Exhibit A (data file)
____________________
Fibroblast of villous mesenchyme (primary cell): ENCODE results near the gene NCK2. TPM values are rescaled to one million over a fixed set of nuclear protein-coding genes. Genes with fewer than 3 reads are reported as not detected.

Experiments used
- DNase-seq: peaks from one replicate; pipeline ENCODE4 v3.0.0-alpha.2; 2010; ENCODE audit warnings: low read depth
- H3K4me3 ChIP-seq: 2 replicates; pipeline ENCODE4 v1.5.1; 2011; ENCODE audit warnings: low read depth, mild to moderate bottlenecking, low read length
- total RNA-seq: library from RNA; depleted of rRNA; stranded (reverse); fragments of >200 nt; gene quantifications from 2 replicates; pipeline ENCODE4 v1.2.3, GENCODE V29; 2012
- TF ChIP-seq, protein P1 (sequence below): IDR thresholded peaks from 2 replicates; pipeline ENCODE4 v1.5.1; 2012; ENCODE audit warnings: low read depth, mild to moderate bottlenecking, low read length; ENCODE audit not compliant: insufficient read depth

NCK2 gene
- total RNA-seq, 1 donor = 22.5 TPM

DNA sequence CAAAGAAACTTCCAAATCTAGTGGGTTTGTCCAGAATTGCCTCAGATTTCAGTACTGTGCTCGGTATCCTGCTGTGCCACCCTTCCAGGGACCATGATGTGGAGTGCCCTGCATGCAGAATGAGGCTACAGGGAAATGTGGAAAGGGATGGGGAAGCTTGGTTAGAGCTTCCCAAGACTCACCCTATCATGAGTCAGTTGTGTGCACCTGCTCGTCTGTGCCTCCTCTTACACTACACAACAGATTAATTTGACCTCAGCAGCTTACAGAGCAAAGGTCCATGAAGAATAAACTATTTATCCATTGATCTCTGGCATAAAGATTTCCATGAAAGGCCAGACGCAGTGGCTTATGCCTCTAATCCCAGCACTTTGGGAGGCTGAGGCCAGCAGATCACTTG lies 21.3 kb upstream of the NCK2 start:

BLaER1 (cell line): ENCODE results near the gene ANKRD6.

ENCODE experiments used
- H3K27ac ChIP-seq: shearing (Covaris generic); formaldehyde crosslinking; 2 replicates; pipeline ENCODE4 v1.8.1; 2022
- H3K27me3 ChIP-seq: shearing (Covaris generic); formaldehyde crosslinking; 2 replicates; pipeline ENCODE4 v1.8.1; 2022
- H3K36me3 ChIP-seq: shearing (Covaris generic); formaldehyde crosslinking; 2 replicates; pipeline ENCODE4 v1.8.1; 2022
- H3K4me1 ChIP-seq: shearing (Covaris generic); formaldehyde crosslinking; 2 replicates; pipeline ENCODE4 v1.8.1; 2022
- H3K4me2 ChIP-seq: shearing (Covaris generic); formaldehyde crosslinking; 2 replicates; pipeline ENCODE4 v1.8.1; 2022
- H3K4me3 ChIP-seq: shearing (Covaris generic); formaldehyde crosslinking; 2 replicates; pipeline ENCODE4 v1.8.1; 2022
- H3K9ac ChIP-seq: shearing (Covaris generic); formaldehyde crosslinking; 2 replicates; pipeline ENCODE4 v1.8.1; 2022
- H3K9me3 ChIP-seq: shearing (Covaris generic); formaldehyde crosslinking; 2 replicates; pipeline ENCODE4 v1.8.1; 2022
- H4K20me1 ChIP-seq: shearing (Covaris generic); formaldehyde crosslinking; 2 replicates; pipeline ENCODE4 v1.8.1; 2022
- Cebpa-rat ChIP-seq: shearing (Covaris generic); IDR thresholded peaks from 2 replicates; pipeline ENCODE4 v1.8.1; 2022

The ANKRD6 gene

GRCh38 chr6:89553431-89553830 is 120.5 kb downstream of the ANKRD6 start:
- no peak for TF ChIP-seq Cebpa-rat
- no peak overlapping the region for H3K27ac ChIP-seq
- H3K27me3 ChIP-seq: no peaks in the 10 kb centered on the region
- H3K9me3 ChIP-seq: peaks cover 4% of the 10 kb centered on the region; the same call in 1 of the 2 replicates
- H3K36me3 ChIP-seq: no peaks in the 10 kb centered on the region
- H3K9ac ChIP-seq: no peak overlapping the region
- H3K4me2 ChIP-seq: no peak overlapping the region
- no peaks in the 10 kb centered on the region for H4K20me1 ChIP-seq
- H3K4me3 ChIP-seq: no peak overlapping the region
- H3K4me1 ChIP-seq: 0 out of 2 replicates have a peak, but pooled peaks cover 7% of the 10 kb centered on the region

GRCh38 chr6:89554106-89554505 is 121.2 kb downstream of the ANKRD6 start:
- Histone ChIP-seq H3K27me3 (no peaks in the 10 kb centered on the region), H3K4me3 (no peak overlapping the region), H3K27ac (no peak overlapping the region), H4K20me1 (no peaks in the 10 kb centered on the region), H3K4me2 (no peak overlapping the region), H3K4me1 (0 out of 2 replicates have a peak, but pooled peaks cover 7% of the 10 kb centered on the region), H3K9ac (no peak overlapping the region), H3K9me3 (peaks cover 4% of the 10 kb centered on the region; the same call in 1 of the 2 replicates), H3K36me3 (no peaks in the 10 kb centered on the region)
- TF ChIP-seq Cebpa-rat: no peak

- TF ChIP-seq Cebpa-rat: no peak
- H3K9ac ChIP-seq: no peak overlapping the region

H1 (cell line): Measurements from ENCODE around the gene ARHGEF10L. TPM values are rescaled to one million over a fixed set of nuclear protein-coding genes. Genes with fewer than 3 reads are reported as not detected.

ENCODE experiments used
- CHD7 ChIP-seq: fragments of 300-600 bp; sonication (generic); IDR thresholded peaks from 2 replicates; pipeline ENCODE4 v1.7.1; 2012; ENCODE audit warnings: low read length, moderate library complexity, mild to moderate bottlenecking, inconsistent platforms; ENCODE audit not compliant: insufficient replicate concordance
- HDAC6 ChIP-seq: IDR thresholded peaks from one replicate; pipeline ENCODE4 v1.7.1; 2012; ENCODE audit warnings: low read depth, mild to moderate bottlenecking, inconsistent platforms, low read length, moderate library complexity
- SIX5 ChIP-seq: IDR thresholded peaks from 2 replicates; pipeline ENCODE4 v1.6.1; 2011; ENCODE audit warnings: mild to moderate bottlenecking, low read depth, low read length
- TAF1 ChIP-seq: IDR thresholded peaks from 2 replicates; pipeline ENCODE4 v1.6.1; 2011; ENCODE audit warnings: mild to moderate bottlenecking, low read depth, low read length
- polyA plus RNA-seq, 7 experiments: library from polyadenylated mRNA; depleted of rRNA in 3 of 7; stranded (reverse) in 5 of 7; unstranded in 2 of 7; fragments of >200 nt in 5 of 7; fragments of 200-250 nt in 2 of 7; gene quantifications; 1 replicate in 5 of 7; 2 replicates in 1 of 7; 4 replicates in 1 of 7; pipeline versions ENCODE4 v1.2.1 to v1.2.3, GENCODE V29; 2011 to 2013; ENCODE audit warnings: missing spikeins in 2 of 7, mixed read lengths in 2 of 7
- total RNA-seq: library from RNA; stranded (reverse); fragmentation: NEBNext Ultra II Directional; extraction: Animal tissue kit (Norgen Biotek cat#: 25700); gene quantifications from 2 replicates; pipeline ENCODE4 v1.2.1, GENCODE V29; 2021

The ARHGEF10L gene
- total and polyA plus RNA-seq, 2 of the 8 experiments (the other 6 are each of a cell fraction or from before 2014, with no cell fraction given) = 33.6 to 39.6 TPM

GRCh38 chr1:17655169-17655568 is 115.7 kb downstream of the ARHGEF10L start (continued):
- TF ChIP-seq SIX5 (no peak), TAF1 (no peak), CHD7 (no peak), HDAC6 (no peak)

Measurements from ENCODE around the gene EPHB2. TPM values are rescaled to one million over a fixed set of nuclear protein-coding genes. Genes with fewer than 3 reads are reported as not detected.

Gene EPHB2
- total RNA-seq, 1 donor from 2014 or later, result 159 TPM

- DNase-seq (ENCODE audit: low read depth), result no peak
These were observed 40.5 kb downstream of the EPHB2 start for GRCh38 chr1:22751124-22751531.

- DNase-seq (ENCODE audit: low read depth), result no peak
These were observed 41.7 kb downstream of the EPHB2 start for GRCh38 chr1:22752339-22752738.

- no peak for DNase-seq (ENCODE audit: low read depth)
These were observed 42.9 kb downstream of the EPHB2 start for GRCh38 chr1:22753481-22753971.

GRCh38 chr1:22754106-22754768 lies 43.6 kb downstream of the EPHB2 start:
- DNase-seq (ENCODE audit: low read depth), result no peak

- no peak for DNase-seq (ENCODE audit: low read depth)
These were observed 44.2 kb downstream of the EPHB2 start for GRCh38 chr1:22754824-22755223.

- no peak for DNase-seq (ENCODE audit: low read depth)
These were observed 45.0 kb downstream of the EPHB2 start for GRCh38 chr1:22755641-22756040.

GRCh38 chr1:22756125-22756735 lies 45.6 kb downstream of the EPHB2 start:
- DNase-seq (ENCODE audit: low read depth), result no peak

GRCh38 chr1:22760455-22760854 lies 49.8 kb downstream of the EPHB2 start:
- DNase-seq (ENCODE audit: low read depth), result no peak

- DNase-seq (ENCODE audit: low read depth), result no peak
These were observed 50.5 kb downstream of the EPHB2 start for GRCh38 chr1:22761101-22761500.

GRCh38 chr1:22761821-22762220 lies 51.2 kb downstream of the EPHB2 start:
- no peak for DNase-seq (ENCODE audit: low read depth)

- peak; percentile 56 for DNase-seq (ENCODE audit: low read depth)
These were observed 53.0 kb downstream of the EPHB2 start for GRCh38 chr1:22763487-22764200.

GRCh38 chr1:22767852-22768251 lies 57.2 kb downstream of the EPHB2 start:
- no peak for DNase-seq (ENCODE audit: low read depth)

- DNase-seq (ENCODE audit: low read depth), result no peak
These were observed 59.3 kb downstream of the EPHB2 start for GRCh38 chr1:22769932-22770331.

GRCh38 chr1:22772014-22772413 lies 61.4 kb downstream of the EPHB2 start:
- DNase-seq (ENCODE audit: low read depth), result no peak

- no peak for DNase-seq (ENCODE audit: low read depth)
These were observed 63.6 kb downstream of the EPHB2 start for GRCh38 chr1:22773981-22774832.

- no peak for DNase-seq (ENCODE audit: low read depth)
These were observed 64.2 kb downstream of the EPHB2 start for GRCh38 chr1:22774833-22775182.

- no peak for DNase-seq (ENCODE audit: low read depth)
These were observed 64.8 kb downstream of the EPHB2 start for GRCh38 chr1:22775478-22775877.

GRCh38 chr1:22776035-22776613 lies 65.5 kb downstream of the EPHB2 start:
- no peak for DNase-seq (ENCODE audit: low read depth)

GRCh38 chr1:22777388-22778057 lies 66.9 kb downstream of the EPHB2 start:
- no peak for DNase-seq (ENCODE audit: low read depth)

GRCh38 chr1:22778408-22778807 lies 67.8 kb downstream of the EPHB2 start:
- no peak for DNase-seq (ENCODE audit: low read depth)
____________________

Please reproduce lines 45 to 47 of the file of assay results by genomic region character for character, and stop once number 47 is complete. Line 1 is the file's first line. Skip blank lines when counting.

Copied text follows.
- polyA plus RNA-seq, 7 experiments: library from polyadenylated mRNA; depleted of rRNA in 3 of 7; stranded (reverse) in 5 of 7; unstranded in 2 of 7; fragments of >200 nt in 5 of 7; fragments of 200-250 nt in 2 of 7; gene quantifications; 1 replicate in 5 of 7; 2 replicates in 1 of 7; 4 replicates in 1 of 7; pipeline versions ENCODE4 v1.2.1 to v1.2.3, GENCODE V29; 2011 to 2013; ENCODE audit warnings: missing spikeins in 2 of 7, mixed read lengths in 2 of 7
- total RNA-seq: library from RNA; stranded (reverse); fragmentation: NEBNext Ultra II Directional; extraction: Animal tissue kit (Norgen Biotek cat#: 25700); gene quantifications from 2 replicates; pipeline ENCODE4 v1.2.1, GENCODE V29; 2021

The ARHGEF10L gene